Accommodation: The conference will take place at Purley Chase Centre, Mancetter, near Atherstone in Warwickshire, which is comfortable and well appointed.  Residential prices are for full board for the weekend (from Friday supper to Sunday tea) and are 135 (single ensuite), 125 (shared twin ensuite) and 105(dormitory); non-residential price to include all meals except breakfasts is 40. Participants are encouraged to attend for the whole weekend and there are no reductions for partial attendance.  There is limited ensuite accommodation available and a few delegates may be asked to share. If you are a student or on a low income and cannot afford these charges, please contact the Treasurer in confidence ( to apply for a bursary. 

Conference fee: This charge is 40 and is payable with your booking. It is non-refundable in the event of cancellation. Accommodation fees are payable by the end of May.

For further details phone 01594 726296 (or +44 1594 726296 from outside the UK) or write to 7 Pine Crest Way, Bream, Lydney, Glos, GL15 6HG, UK or email

Booking forms are available from the Conference Secretary at the above address or phone number or download here:PDF format: Conference 18 - Booking Form-PDF   WORD format:  Conference 18 - Booking Form

The conference will be opened formally on the evening of Friday 29th, with a keynote address:

Being the Dialogue: Buddhist interrogations of the Socratic Persona

Sara Itoku Ahbel-Rappe

In this address, I will create a dialogue between the Socratic persona in Plato's dialogues and figurations of the Buddha or Buddhist philosophy in Sanskrit, Pali, and contemporary Zen Buddhism. This approach captures my own practice of Buddhism for the past forty years together with a lifelong engagement with the Platonic tradition. In the talk, I discuss how Buddhist practice has influenced my reading of the figure of Socrates and offer some examples of this reading, including interpretations of the Apology, Parmenides, Theaetetus, Charmides, and Republic.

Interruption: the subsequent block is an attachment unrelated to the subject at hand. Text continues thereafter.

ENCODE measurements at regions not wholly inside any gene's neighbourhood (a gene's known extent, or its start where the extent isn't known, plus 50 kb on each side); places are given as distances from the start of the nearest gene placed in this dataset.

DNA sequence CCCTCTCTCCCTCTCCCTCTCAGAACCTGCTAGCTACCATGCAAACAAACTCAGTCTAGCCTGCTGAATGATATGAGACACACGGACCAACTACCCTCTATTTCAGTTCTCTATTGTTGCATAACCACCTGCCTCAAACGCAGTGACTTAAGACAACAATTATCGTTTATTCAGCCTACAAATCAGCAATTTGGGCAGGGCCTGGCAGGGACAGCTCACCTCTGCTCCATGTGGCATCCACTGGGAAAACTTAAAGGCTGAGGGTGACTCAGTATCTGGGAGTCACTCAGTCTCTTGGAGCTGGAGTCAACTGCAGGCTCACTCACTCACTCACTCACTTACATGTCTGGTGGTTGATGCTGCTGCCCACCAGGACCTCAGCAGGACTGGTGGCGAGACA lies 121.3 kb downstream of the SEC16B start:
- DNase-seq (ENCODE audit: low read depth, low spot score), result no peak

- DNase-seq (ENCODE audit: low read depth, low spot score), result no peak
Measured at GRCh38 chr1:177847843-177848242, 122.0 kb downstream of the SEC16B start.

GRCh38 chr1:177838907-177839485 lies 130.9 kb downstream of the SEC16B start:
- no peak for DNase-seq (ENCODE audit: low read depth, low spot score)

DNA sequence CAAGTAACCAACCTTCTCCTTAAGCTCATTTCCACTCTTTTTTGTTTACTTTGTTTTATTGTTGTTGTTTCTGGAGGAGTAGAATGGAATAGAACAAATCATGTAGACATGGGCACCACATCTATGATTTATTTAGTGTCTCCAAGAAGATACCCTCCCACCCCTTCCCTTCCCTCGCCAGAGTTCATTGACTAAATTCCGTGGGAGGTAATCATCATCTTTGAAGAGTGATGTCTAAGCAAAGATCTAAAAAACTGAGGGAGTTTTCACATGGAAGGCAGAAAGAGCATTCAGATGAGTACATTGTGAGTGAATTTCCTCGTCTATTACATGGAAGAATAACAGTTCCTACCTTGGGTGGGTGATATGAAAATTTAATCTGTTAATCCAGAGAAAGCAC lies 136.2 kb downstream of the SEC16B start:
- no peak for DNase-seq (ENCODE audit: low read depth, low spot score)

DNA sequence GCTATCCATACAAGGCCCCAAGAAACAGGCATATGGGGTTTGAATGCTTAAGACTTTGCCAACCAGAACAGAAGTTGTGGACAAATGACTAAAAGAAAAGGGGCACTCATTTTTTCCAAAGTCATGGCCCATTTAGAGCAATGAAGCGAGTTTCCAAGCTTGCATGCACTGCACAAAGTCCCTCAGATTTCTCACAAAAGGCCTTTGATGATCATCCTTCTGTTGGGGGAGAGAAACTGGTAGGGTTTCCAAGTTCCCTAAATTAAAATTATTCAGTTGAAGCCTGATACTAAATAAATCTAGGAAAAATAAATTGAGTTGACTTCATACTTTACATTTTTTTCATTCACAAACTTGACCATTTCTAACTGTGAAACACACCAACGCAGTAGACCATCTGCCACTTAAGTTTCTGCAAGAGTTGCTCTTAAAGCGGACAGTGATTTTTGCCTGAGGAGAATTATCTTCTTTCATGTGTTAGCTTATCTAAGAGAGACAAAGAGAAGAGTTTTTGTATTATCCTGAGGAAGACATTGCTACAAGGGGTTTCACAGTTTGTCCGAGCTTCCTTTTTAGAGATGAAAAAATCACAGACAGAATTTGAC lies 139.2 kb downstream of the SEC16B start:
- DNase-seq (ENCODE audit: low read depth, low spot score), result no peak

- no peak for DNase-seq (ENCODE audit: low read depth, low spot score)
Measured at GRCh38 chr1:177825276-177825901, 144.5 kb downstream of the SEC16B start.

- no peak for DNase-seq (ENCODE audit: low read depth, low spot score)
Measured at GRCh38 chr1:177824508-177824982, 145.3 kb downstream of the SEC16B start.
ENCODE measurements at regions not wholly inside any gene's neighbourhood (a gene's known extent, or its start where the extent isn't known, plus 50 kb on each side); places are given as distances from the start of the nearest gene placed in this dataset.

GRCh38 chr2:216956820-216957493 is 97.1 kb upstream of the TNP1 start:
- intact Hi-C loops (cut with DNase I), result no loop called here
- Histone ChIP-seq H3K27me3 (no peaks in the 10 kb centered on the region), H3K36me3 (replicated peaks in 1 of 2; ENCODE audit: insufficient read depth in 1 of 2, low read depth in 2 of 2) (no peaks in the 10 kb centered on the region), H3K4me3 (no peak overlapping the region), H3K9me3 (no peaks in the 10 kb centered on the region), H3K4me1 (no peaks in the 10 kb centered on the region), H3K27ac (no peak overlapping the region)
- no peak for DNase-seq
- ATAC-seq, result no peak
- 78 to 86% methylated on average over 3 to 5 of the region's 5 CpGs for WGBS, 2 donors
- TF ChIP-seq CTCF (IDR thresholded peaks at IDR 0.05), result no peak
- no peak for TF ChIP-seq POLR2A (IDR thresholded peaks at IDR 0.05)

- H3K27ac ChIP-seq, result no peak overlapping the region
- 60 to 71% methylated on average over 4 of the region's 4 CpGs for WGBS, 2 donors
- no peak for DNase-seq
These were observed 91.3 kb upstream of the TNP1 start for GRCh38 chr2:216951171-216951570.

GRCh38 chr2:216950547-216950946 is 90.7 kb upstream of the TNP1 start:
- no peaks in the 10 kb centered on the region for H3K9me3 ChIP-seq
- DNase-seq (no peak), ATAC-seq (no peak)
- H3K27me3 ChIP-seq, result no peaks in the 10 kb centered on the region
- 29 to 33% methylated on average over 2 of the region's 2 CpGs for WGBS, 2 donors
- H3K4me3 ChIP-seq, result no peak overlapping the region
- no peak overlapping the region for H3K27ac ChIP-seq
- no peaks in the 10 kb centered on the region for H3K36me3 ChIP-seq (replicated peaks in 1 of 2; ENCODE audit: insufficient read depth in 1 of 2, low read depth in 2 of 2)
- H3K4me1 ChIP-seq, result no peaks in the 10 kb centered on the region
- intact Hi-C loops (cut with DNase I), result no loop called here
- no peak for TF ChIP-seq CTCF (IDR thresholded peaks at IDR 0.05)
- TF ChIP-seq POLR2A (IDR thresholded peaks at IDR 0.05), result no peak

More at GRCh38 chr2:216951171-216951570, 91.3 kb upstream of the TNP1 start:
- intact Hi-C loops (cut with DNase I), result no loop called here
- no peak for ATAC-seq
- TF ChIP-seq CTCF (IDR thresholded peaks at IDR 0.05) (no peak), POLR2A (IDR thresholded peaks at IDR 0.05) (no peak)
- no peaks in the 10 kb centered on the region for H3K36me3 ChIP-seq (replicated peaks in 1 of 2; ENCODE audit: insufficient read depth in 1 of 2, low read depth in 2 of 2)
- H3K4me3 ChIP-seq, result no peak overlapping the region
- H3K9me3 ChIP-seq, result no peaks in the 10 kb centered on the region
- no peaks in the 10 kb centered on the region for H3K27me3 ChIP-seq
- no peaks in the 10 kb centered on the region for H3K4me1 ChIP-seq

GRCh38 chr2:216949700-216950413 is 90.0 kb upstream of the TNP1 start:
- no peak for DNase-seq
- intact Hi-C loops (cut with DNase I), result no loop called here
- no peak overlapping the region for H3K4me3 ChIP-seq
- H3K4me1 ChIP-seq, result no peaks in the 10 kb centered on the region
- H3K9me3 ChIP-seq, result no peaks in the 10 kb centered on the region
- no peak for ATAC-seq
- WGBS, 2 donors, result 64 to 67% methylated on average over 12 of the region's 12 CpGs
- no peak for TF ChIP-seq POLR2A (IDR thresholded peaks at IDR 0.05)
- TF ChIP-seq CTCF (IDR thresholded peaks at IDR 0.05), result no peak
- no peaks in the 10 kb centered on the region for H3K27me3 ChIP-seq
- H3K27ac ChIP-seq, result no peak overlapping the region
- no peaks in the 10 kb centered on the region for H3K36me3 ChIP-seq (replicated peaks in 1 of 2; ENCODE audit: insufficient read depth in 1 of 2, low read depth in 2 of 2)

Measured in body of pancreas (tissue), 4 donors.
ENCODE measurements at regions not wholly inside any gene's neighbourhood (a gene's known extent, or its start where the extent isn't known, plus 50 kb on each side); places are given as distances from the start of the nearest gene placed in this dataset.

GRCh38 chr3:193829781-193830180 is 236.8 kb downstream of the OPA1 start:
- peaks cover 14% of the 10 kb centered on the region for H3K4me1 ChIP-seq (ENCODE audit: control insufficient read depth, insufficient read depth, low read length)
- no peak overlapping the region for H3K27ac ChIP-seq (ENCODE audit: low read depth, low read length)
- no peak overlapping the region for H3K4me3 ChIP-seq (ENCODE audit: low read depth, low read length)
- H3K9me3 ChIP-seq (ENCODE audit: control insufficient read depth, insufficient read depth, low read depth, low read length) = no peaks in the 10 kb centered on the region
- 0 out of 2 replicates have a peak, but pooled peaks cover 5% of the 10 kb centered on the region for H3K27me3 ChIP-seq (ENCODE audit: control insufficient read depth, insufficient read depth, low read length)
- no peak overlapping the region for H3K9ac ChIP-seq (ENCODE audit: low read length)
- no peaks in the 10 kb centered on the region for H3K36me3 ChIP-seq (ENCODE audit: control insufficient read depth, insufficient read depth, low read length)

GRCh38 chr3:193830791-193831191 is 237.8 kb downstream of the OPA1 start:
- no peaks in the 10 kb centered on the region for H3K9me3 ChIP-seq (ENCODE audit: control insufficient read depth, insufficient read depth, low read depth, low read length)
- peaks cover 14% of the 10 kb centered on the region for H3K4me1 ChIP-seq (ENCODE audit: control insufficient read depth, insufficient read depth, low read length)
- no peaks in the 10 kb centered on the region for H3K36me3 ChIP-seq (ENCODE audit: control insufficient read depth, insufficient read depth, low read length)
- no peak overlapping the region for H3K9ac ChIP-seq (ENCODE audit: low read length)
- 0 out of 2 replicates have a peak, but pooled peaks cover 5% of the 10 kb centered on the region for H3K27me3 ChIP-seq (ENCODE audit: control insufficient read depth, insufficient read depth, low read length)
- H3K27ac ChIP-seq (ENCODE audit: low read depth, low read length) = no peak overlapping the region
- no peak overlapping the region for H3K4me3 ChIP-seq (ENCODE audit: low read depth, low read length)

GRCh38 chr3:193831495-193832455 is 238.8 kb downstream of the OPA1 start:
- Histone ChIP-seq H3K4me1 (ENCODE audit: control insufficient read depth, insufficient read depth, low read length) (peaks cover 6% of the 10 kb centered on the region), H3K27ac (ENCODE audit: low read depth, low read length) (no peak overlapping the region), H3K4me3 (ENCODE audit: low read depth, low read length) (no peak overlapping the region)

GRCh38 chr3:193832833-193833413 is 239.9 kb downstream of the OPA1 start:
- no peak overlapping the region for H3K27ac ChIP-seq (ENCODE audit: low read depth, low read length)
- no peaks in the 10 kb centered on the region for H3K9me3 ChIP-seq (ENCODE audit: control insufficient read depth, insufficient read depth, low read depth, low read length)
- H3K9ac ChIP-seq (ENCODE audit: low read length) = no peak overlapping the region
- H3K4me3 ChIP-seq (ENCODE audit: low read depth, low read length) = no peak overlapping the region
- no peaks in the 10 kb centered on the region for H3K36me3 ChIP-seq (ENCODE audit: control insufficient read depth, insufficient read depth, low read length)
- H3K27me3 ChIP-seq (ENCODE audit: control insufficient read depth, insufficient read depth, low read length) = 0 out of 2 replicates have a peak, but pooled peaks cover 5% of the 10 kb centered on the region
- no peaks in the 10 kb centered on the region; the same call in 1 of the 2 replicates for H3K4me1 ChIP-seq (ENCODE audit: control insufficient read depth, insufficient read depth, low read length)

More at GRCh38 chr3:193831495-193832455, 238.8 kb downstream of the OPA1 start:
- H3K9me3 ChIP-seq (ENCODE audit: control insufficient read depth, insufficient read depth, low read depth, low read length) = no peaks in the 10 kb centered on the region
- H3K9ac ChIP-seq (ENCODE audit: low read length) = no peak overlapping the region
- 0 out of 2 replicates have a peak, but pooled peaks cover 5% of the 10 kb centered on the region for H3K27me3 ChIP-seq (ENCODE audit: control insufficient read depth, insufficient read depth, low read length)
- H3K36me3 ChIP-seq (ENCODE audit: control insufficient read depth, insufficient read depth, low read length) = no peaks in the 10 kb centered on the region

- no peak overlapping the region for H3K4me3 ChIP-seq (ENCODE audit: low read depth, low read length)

Sara Itodu Ahbel-Rappe is Professor of Greek and Latin at the University of Michigan. Her publications include Reading Neoplatonism(2000), Socrates: A Guide for the Perplexed (2009), a translation of Damascius’ Doubts and Solutions Concerning First Principles (2010) and Socratic Wisdom, Platonic Knowledge (2018).

On the Saturday evening the thirteenth annual Thomas Taylor lecture will be given :

Presence and Absence in Platonic Dialogues and our relation to philosophic tradition

Tim Addey

Plato constantly plays upon themes of presence and absence in his dialogues: is this a technique to overcome the shortcomings of written philosophy? Does it encourage us to be more intensely present with the truths he is exploring? Is the absence of Plato himself from his dialogues mean that he is more able to be present with those who are following his tradition? Whatever tradition we follow - whether formally or informally, consciously or unconsciously, with discipline or haphazardly - we must come to terms with a range of presences and absences as part of the puzzle of the human condition: in this talk I hope to investigate ways of embracing both what is present and what is absent.

Tim Addey is the chairperson of the Prometheus Trust, the editor of the Thomas Taylor Series, the director of its education program, and the author of several books on the Platonic tradition.